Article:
Reuters International

By Gopal Sharma

KATHMANDU (Reuters) - Nepal is urging climbers on Mount Everest, the world's highest peak, to help remove garbage from a camp abandoned two years ago after an earthquake triggered avalanches killing 18 people, as officials prepare to handle a rush of climbers.

Tourism and mountain climbing are the main sources of income for the Himalayan nation and make up 4 percent of its economy. Climbing is recovering from a series of earthquakes in 2015 that killed a total of 9,000 people.

Ten huge canvas bags each capable of holding 80 kg (176 lbs) of trash are to be placed at the ruined site of Camp Two on Mount Everest for climbers to deposit garbage they have retrieved, said Tourism Department official Durga Dutta Dhakal.

"This way we hope to bring down the trash without any extra cost, using helicopters that return empty after dumping climbing ropes at the high camp," he told Reuters on Wednesday.

The helicopters operate during the climbing season that typically runs from March to May to dump climbing ropes.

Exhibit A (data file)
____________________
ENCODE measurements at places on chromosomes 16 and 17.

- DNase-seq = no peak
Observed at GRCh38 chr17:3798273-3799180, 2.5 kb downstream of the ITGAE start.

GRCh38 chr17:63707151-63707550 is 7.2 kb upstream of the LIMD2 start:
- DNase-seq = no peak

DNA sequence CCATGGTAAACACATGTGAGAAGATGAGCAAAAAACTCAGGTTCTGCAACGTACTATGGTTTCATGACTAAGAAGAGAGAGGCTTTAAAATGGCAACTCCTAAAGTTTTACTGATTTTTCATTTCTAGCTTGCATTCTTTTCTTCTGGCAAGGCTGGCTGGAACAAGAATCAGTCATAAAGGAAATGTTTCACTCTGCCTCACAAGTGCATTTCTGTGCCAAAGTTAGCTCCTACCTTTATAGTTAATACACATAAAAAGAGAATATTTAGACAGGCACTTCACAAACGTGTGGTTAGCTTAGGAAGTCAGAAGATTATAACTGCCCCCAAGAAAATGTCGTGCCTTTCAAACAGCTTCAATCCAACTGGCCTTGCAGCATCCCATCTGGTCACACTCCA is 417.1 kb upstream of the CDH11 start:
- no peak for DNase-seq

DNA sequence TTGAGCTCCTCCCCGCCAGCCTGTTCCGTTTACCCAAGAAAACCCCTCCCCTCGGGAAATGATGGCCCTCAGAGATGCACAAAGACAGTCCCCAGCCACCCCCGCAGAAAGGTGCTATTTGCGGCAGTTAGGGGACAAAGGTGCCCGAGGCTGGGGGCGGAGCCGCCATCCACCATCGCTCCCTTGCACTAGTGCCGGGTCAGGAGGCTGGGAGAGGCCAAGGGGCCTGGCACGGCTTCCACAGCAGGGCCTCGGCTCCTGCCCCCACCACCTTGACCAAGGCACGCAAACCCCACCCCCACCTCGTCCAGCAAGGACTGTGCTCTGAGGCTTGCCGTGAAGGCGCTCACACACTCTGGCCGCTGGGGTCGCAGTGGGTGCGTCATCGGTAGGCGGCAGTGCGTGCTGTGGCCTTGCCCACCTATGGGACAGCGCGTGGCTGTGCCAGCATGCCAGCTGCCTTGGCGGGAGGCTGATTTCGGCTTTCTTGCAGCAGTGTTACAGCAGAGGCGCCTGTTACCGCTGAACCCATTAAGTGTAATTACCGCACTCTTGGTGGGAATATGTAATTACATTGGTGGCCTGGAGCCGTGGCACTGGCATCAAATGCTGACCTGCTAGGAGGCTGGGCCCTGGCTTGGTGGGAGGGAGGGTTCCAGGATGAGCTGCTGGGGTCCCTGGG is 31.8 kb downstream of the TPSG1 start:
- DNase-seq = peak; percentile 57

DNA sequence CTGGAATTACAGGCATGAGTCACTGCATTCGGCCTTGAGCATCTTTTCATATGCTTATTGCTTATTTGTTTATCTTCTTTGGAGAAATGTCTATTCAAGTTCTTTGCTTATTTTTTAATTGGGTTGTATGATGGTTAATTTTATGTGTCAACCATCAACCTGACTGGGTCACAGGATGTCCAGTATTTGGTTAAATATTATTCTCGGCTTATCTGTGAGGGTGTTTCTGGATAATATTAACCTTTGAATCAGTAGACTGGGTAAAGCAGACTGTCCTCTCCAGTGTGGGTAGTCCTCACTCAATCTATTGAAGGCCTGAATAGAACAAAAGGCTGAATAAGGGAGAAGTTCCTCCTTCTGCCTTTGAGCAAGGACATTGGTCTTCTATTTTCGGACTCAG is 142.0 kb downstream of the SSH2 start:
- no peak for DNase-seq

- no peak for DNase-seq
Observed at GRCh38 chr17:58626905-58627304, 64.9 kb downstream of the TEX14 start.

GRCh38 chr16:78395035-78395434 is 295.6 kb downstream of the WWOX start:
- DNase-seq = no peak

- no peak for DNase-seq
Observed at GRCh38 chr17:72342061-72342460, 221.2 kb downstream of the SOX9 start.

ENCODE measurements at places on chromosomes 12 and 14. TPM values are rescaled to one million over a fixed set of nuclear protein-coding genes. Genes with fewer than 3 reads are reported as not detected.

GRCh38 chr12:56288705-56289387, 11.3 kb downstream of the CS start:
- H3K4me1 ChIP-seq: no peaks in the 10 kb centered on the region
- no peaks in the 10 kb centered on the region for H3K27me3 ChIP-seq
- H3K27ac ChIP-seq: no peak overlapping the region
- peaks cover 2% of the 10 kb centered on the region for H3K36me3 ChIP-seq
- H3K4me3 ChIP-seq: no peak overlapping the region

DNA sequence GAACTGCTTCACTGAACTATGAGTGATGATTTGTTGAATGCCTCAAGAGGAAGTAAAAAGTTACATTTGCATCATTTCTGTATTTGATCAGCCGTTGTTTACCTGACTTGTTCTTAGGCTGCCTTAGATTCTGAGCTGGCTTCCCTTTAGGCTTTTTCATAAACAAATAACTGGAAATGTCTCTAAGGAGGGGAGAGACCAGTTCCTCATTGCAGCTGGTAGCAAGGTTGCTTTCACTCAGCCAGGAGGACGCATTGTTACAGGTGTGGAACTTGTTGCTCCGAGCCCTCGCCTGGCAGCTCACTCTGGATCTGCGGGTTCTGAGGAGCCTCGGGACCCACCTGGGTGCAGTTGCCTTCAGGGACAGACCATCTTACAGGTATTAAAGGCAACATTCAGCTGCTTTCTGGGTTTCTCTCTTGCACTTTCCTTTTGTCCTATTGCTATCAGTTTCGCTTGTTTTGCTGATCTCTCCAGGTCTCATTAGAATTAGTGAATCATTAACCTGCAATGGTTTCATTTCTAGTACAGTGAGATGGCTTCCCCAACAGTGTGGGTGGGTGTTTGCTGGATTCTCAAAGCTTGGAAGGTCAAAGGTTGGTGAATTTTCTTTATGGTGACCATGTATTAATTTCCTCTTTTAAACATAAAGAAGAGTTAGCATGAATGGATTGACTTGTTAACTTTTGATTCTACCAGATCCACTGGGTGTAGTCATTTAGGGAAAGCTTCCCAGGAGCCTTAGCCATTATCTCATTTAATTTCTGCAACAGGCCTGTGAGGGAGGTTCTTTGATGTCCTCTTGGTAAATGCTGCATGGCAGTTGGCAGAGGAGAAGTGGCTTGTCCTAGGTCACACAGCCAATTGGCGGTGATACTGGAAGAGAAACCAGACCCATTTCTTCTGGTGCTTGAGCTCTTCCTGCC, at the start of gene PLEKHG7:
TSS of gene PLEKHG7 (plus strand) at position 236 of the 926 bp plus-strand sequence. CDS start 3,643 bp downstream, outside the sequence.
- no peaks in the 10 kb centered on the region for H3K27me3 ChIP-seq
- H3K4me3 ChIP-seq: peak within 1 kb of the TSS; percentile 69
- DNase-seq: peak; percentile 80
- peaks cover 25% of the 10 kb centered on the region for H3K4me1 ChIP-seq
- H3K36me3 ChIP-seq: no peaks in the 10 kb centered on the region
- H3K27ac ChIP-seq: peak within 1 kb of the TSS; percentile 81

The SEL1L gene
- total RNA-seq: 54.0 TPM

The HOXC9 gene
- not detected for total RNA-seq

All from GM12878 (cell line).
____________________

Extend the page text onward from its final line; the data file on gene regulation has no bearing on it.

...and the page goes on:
Sherpas would be paid to pick up the trash, said veteran climber Russell Brice, a New Zealander who runs the Himalayan Experience guiding company. "We will pay $2 for each kilo of trash the sherpas bring down," Brice said.

Mountaineers have removed more than 16 tonnes of trash from Everest in the past, but there are no estimates of how much still litters the mountain.

Camp Two, located at 6,400 metres (21,000 feet) above sea level above the treacherous Khumbu Icefall known for crevasses and avalanches, is a major camping site for climbers of Mount Everest and Lhotse, the world's fourth highest peak.

More than 600 people scaled the 8,850-metre (29,035-foot) Everest summit last year from the Nepali and Chinese sides.

Hiking officials expect the number to swell this season as many mountaineers, whose $11,000 per-person permits received two-year extensions after the quake, are expected to return.

A group of hiking companies that sponsor climbers said it was trying to boost coordination between teams at high camps to avoid long queues of climbers forming in the mountain's "Death Zone".

"This will reduce crowding, minimize risks and improve safety," Dambar Parajuli, chief of the Expedition Operators' Association, told Reuters.

(Reporting by Gopal Sharma Editing by Krishna N. Das and Clarence Fernandez)

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